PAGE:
Psychology of saving
Someone offers you £100 today, or £200 in the future. What?s the longest you?d wait for the extra money to compensate for the delay in getting the cash?
A typical answer, says Paul Webley, professor of economic psychology at Exeter university, is four months. Webley was speaking at a lunch in London hosted by the Communication Workers Friendly Society, which provides savings and insurance plans for those on low incomes.
?We have a savings crisis,? Webley says. ?Since the 1960s, it has been established as a simple psychological fact that people set out to save a certain amount and save less.?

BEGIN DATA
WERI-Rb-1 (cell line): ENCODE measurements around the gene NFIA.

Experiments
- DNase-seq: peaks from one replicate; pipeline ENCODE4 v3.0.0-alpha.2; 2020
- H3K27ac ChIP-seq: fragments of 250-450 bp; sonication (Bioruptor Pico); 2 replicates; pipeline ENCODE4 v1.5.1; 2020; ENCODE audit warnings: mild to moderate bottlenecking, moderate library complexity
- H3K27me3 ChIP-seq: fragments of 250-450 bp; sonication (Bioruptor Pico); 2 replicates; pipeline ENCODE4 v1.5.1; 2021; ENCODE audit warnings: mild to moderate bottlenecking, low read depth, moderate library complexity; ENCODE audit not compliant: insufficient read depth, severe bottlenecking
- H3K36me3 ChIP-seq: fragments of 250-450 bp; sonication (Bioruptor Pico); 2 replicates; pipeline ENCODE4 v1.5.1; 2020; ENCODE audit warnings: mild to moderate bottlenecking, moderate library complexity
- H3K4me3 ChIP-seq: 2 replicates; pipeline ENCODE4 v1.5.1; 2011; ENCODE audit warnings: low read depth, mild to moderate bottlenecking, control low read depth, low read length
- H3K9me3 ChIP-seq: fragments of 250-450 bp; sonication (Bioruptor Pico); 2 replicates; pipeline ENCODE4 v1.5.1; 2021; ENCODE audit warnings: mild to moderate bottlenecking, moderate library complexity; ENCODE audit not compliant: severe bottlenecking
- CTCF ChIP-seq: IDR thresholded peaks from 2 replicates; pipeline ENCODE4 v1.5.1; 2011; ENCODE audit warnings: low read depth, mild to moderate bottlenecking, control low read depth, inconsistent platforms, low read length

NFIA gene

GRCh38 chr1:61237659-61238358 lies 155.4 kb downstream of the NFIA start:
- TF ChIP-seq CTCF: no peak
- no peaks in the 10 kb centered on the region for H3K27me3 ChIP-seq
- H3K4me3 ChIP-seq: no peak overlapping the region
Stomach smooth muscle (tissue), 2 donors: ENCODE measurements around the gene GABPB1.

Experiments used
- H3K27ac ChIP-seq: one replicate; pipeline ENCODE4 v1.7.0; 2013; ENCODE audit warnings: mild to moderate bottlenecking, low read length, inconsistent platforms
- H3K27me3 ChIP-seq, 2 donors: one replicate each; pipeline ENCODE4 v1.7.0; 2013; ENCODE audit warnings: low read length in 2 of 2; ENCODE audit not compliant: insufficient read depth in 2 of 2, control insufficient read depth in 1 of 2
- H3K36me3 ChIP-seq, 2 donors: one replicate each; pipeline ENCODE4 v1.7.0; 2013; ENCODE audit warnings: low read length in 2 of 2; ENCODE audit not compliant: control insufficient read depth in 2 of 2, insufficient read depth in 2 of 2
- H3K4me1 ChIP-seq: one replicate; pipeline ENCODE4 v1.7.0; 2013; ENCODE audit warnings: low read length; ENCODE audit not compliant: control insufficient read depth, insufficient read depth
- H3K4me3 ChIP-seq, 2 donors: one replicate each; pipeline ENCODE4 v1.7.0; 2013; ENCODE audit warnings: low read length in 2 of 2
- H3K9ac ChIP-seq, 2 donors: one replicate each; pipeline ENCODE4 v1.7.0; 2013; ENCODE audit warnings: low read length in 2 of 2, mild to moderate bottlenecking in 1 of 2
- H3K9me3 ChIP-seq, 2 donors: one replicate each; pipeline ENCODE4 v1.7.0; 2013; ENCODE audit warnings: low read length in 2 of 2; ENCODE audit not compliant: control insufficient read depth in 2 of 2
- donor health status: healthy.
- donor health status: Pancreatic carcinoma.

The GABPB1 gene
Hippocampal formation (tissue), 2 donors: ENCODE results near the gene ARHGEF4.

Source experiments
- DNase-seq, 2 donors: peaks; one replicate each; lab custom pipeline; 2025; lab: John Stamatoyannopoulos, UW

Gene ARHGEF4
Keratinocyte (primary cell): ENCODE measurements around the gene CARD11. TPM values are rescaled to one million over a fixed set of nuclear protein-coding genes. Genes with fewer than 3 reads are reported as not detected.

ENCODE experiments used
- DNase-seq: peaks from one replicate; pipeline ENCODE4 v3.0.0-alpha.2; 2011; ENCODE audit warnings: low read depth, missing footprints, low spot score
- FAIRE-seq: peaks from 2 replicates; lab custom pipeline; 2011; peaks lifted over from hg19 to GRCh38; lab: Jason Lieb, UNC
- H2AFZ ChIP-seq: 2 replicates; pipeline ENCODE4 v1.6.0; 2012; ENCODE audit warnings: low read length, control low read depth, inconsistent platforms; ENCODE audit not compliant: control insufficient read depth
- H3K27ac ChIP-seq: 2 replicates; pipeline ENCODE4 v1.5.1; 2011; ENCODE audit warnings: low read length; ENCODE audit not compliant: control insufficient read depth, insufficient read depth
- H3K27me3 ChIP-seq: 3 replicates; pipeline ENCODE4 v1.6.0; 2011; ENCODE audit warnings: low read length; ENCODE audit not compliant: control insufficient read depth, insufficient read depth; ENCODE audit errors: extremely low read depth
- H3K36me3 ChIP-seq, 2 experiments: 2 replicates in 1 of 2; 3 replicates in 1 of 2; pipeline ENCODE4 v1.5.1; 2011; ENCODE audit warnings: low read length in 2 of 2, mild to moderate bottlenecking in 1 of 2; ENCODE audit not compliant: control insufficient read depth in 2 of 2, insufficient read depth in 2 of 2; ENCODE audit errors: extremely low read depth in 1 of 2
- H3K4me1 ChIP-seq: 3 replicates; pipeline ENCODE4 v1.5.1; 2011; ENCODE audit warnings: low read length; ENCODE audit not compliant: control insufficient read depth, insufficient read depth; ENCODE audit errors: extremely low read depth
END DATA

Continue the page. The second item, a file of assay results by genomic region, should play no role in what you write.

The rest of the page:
That most people will take money now rather than wait for twice as much shows savers put present needs above future security. Also, saving depends on predicting the future, and above all on self-control.
A possible solution, says Webley, would be mandatory savings schemes like workplace pension plans, with an opt-out for people who don?t want to take part. ?People follow the path of least resistance,? he said. ?There is striking evidence from the US that if you make saving the standard option, people will save.?